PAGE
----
Vacation Leave Donations
IRS Notice 2020-46 allows employees to “elect to forgo vacation, sick or personal leave in exchange for cash payments that the employer makes to charitable organizations.” The payments will not be considered taxable wages or compensation if they are made before January 1, 2020 and benefit organizations providing relief to victims of the COVID-19 pandemic.
Retirement Plan Loans and Hardship Distributions
From January 1, 2020 to December 30, 2020, individuals can withdraw up to an aggregate of $100,000 from their employer-sponsored retirement plans, including 401(k) plans, without being subject to the 10% early withdrawal penalty. Income tax on distributions is paid over a three-year period (2020 – 2022) with an option to pay the tax all in 2020. The CARES Act also increased the maximum loan amount up to an aggregate of $100,000 or the individual’s vested balance, whichever is less.
Qualified Disaster Relief Payments
Qualifying disaster relief payments can be made from any source, including by employers, to reimburse or pay for individual(s) expenses in connection with qualified disasters and are not taxable as income. They are also not subject to employment taxes or withholding. Qualified disaster payments do not include expenses otherwise covered by insurance reimbursement or income replacement payments.
A qualified disaster is defined in IRC Sec 139 as:
- Results from terrorist or military actions
- Results from an accident involving a common carrier
- A Presidentially declared disaster
- An event that the Secretary of the Treasury determines is catastrophic
Disaster payments are qualified if they are due to the result of a qualified disaster. Qualified disaster payments include the following, when reasonable and necessary:
- Personal, family, living or funeral expenses;
- Expenses for the repair or rehabilitation of a personal residence;
- Repair or replacement of the contents of a personal residence.
Establish a Charitable Organization
Emergency assistance organizers with long-term goals can apply for tax exempt status, but should know that the process takes time and considerable financial resources. Keep in mind that the purpose to provide disaster relief has to cover a broad class of people and cannot be limited to a specific individual, family, or specific group of people, unless the term of the relief program for the specific group of people is indefinite.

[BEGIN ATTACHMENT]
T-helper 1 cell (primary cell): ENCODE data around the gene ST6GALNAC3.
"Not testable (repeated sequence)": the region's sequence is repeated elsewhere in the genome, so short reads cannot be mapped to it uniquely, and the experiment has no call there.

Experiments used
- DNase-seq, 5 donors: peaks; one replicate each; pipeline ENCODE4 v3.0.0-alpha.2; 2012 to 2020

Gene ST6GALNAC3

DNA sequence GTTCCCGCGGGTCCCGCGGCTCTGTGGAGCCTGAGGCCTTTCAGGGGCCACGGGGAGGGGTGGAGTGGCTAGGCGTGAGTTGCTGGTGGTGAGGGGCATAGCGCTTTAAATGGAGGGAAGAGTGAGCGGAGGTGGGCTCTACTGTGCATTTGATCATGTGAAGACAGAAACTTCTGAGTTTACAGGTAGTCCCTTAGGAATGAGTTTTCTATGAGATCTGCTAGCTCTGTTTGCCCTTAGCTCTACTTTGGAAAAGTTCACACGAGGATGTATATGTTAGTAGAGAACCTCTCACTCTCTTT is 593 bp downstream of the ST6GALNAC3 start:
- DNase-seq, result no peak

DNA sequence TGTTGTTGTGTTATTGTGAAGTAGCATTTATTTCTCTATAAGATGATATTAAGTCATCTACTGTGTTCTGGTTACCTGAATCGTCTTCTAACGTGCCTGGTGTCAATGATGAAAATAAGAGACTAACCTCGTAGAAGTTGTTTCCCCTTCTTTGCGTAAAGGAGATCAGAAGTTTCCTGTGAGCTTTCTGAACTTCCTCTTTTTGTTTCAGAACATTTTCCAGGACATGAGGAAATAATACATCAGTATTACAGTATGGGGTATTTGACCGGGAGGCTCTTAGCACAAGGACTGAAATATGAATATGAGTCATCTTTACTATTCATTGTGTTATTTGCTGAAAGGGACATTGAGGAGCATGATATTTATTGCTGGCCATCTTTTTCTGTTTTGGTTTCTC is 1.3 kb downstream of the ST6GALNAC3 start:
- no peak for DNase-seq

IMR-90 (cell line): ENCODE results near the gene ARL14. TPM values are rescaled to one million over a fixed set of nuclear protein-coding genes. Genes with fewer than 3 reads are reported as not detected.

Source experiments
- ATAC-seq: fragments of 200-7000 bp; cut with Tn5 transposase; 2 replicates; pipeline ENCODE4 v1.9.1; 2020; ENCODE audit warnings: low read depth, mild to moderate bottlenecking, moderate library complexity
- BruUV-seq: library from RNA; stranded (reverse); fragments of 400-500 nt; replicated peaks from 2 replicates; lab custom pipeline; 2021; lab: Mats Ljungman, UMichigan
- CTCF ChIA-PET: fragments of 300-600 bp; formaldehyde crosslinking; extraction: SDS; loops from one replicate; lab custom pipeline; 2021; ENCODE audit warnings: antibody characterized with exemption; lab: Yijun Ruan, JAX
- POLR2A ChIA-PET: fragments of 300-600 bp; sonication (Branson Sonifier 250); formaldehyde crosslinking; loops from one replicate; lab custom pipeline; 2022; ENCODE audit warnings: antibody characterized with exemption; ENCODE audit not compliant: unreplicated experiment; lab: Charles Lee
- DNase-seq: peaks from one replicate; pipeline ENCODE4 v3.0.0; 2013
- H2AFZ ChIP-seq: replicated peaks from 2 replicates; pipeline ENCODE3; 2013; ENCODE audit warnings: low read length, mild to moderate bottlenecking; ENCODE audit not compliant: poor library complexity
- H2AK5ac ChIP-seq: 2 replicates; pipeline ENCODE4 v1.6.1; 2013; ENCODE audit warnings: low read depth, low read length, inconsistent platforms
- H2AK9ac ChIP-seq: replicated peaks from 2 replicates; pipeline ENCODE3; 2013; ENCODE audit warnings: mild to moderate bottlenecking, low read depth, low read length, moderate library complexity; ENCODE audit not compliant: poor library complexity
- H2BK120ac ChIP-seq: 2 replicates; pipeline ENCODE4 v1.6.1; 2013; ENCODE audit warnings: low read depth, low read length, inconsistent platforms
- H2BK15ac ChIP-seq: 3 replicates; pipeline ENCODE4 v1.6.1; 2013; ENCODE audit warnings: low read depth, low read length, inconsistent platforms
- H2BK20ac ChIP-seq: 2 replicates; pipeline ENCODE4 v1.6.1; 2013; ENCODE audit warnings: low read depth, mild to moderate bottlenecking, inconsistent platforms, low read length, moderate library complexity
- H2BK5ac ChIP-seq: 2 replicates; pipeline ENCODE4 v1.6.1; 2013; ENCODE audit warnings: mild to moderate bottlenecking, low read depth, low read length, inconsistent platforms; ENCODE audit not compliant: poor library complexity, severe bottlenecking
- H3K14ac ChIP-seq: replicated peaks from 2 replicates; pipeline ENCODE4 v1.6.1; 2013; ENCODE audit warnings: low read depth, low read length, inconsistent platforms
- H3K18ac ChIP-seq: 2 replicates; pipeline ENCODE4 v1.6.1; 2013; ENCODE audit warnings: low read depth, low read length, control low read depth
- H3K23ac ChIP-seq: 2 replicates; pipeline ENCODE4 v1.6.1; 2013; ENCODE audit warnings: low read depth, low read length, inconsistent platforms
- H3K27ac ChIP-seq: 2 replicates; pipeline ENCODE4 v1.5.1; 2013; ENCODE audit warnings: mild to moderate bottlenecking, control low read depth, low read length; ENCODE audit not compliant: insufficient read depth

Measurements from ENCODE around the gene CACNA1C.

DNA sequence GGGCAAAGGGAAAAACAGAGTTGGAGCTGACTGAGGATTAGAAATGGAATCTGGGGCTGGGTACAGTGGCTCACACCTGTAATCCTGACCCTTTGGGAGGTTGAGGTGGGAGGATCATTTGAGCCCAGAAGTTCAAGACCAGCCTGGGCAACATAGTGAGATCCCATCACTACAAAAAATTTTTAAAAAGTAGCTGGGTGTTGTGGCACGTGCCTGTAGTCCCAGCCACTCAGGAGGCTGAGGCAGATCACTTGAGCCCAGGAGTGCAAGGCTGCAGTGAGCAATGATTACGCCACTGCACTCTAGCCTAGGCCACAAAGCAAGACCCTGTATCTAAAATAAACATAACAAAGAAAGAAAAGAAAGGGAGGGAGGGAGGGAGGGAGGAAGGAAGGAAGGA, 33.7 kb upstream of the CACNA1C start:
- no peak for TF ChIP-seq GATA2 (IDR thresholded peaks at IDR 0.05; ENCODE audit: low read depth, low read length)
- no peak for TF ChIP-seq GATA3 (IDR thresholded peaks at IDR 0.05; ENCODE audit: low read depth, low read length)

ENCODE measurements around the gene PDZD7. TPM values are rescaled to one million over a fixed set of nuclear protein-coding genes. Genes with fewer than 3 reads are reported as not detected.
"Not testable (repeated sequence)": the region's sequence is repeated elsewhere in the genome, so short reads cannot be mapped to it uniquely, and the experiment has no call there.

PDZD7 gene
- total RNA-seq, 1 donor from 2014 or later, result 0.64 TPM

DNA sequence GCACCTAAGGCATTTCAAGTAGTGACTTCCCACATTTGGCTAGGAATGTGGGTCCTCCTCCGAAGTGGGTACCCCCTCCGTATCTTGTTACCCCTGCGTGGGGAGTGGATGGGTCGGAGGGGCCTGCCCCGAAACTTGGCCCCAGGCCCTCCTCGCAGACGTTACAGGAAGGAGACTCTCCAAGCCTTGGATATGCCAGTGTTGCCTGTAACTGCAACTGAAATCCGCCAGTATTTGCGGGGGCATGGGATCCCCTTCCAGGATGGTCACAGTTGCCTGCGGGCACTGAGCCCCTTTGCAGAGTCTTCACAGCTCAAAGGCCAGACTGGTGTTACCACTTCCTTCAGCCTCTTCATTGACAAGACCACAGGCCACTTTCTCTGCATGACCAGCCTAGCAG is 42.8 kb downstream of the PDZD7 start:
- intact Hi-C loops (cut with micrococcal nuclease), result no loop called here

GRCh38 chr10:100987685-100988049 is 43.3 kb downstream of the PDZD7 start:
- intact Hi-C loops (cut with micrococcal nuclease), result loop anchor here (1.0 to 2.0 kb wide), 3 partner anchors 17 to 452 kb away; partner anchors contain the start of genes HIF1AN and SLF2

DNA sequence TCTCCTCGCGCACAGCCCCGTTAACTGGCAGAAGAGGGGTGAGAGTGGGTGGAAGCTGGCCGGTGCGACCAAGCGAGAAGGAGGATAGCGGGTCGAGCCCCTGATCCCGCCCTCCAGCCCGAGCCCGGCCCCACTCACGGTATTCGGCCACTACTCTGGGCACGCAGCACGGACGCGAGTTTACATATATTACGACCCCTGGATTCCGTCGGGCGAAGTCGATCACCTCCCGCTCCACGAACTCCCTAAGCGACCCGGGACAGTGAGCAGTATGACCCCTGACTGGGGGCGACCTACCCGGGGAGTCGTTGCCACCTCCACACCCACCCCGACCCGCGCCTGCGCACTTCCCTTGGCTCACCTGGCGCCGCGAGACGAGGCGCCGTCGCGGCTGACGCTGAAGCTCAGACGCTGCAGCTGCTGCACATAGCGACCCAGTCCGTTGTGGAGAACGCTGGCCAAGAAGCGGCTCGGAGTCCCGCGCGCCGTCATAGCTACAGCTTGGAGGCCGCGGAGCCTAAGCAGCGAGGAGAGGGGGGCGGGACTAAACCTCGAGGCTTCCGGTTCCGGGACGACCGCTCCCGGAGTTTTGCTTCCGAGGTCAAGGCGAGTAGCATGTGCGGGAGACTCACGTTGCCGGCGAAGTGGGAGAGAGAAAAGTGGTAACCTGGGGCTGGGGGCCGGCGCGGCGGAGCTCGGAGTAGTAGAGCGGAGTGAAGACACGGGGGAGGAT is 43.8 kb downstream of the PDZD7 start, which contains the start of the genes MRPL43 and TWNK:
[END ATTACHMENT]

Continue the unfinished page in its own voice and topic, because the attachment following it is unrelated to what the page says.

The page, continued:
Any charity that raises or expects to raise $50,000 or less on an annual basis can apply for exempt status with the IRS using Form 1023EZ rather than the full Form 1023 application (both forms must be filed electronically via pay.gov). Annual reporting is required and failure to do so for a consecutive three-year period results in the revocation of tax-exempt status.
The IRS offers procedures to expedite new applications for organizations seeking to provide disaster relief. If expedited handling is requested the application must be labeled so that it includes an expedited handling request and other specified information. Applications are typically acknowledged within 180 days, but bear in mind the IRS has been subject to the same stay-at-home order as the rest of the country, and processing time may increase.
Contributions to a newly formed charity cannot be acknowledged as tax deductible to the donor until the charity receives a determination letter from the IRS with the effective date of the exemption. New charities also have to comply with recordkeeping and reporting requirements for both Federal and State purposes. Many states require registration with the Attorney General’s office or the Consumer Protection division prior to soliciting funds from the public.
Additional Recommended Resources:
- Internal Revenue Service https://www.irs.gov/businesses/small-businesses-self-employed/disaster-assistance-and-emergency-relief-for-individuals-and-businesses
- IRS Publication 3833 https://www.irs.gov/pub/irs-pdf/p3833.pdf
- National Council of Nonprofits https://www.councilofnonprofits.org/nonprofits-and-coronavirus-covid-19
If you would like to learn more about disaster relief, please contact your professional advisor at Friedman LLP.